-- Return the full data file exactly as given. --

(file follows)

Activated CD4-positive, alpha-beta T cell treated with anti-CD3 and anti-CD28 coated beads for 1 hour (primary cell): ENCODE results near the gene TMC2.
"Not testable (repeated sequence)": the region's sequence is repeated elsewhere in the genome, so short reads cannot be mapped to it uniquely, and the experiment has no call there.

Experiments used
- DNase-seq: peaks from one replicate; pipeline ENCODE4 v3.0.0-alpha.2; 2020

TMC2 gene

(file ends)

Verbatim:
Activated CD4-positive, alpha-beta T cell treated with anti-CD3 and anti-CD28 coated beads for 1 hour (primary cell): ENCODE results near the gene TMC2.
"Not testable (repeated sequence)": the region's sequence is repeated elsewhere in the genome, so short reads cannot be mapped to it uniquely, and the experiment has no call there.

Experiments used
- DNase-seq: peaks from one replicate; pipeline ENCODE4 v3.0.0-alpha.2; 2020

TMC2 gene